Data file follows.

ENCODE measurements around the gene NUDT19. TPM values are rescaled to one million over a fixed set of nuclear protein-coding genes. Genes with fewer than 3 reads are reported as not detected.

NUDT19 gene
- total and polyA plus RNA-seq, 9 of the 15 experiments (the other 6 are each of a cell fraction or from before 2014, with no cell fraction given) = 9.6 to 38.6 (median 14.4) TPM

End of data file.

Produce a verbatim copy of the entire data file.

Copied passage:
ENCODE measurements around the gene NUDT19. TPM values are rescaled to one million over a fixed set of nuclear protein-coding genes. Genes with fewer than 3 reads are reported as not detected.

NUDT19 gene
- total and polyA plus RNA-seq, 9 of the 15 experiments (the other 6 are each of a cell fraction or from before 2014, with no cell fraction given) = 9.6 to 38.6 (median 14.4) TPM